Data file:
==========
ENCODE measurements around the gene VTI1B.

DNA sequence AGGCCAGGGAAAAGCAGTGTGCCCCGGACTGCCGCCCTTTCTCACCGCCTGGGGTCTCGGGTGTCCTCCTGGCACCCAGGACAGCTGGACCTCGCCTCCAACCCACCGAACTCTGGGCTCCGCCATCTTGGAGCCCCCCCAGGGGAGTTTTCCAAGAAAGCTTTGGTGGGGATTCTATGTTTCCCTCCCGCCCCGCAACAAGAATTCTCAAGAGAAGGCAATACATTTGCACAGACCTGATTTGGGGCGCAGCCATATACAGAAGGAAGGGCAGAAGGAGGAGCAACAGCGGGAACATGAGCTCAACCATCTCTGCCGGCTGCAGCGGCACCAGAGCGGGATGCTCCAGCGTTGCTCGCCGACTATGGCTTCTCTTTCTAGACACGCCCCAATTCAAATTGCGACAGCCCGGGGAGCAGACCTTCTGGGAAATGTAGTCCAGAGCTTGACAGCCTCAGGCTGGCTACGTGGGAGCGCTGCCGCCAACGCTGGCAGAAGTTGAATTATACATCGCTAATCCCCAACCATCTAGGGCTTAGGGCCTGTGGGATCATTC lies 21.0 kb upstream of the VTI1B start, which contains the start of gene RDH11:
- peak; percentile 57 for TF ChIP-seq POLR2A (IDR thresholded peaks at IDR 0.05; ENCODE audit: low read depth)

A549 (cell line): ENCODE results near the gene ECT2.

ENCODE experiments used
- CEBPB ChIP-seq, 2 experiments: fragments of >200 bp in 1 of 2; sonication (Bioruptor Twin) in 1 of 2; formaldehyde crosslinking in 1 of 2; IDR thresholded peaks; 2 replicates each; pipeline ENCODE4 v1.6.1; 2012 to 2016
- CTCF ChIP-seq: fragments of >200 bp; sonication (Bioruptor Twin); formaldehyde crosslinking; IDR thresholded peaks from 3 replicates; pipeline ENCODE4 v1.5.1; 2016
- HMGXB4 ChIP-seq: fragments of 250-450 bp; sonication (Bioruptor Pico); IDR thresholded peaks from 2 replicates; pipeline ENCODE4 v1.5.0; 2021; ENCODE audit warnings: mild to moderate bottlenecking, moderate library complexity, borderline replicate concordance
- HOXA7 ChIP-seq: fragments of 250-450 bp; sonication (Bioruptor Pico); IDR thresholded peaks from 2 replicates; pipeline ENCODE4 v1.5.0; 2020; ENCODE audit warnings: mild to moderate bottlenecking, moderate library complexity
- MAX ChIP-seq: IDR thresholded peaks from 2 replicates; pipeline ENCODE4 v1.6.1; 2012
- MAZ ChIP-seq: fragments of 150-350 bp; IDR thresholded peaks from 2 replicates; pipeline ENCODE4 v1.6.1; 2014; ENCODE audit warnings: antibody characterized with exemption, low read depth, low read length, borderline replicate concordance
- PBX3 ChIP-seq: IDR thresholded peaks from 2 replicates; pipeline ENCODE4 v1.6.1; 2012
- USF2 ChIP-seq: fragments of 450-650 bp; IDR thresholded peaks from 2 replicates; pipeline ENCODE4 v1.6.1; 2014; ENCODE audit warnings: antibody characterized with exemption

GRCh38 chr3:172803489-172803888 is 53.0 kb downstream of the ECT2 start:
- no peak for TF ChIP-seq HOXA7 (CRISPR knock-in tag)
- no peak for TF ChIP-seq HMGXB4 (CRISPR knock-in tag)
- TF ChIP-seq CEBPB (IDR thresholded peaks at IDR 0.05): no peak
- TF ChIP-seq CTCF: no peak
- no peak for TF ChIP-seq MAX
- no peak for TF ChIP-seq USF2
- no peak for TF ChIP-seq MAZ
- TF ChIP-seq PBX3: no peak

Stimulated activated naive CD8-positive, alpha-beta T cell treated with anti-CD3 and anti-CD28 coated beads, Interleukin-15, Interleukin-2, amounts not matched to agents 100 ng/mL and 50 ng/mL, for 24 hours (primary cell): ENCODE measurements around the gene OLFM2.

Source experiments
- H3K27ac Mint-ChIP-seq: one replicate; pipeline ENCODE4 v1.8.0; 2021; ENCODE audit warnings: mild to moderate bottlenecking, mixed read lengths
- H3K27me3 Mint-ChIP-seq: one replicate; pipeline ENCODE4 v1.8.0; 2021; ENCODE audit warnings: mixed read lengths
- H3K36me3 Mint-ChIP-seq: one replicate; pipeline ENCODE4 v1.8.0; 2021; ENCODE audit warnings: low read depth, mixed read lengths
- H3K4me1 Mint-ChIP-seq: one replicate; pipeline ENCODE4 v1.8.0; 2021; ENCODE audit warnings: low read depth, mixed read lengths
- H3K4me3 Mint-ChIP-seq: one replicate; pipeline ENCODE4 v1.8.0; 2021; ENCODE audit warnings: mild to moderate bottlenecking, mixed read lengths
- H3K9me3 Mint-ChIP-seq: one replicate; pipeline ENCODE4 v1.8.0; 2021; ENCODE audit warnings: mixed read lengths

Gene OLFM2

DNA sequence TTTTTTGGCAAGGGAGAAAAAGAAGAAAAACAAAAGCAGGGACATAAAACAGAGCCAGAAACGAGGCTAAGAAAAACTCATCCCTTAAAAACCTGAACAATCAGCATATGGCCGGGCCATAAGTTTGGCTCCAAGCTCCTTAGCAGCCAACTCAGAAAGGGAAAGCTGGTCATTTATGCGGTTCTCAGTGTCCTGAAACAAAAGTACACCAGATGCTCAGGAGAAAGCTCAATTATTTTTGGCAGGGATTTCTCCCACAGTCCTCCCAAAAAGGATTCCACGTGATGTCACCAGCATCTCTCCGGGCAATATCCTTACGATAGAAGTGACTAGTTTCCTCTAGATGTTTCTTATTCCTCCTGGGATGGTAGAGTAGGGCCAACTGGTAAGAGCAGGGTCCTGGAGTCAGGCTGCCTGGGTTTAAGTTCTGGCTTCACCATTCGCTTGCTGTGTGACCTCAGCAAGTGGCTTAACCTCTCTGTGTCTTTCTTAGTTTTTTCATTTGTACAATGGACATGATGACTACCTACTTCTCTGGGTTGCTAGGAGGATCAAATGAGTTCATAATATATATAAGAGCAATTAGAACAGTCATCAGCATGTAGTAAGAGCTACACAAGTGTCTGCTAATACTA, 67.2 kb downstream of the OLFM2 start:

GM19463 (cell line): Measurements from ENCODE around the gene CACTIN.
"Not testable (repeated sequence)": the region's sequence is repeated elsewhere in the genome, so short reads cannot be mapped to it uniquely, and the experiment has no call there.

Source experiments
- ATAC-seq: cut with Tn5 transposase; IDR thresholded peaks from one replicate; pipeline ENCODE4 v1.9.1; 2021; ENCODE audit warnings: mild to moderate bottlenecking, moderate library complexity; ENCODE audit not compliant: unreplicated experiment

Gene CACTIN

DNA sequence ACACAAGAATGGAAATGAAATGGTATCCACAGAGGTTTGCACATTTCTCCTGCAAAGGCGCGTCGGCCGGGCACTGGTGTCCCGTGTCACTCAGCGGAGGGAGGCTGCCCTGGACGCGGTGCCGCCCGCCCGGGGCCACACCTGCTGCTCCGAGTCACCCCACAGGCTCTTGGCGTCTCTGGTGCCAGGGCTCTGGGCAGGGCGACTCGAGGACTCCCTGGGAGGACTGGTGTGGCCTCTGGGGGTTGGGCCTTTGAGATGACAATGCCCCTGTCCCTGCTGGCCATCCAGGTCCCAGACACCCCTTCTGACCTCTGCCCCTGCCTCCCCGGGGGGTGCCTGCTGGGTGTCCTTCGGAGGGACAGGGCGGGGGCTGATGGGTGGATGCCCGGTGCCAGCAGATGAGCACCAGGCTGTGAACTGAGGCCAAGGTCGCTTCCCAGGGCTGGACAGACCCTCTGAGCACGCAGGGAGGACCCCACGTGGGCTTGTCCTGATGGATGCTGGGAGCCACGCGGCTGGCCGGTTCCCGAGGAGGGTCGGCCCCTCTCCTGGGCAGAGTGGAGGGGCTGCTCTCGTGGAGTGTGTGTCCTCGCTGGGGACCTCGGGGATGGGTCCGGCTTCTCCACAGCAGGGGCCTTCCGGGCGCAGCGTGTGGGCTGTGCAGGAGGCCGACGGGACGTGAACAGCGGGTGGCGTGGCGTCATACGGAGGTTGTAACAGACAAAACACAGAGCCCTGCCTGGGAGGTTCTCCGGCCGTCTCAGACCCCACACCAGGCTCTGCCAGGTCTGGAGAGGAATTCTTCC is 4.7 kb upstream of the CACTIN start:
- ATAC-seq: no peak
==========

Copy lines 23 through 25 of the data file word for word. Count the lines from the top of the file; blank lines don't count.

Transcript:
Stimulated activated naive CD8-positive, alpha-beta T cell treated with anti-CD3 and anti-CD28 coated beads, Interleukin-15, Interleukin-2, amounts not matched to agents 100 ng/mL and 50 ng/mL, for 24 hours (primary cell): ENCODE measurements around the gene OLFM2.

Source experiments
- H3K27ac Mint-ChIP-seq: one replicate; pipeline ENCODE4 v1.8.0; 2021; ENCODE audit warnings: mild to moderate bottlenecking, mixed read lengths